- Railroad provided - rights-of-way for the wire and agents to receive and send messages in every town they served.
- Telegraph companies provided - poles, wire, installation and maintenance, property rental and fees paid to the railroad to handle messages in towns which could not afford full-time company telegraphers. Only the largest towns, such as Detroit and Grand Rapids could initially afford telegraph company dedicated offices.
- In many cases, this relationship was a hybrid. Some wires were owned by the railroad and rented to the telegraph company. Other railroads exclusively used telegraph company wires along their lines.
On the larger lines, multiple "wires" were run between towns using the same set of poles. The larger railroads might "own" one or two of these lines for railroad business, while the telegraph company might own as many as 10-15 wires. As technology improved, the telegraph inventors created duplexers and the "quadruplexer" which used one wire for four separate messages at the same time.
This partnership between railroad companies and telegraph companies lasted for years, well past the invention of the telephone and into the 1950's. The vast majority of messages carried by telegraph companies were messages between businesses, or messages for the government. Personal messages made up less than 10% of the business and were not common because of the cost. An individual message might cost the sender $10-$15 per message and in todays dollars that would translate to over one hundred dollars per message. Only the rich had enough money to send a telegram, or a "cable" as it might be known between continents.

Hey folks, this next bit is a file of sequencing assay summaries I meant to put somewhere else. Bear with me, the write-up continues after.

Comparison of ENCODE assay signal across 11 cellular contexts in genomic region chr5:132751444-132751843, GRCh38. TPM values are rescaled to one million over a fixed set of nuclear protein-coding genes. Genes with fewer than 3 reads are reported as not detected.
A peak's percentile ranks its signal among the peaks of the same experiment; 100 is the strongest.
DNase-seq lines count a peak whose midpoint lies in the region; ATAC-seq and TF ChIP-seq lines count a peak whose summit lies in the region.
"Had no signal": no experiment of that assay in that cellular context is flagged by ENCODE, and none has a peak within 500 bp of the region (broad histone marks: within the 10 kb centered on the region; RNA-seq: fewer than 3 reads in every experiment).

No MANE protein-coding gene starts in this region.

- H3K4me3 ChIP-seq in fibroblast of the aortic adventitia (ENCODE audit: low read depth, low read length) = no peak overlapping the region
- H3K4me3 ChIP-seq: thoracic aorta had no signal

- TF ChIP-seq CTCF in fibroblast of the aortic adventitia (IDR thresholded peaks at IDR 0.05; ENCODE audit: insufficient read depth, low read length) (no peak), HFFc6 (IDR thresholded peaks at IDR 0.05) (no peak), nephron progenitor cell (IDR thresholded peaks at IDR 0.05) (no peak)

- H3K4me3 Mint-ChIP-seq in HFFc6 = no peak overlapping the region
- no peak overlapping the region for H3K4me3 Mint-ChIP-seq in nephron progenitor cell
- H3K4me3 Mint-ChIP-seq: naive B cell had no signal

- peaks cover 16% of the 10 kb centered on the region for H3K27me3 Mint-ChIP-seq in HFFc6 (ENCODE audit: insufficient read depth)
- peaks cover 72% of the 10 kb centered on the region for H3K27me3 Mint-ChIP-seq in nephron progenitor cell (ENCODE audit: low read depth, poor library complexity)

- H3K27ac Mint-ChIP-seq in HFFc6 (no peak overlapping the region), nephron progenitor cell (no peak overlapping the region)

One common message sent was by the government to inform a family of the death of their son in the armed forces - often in other parts of the world. To have a telegraph messenger appear at your front door during war time could be a devastating event for a family.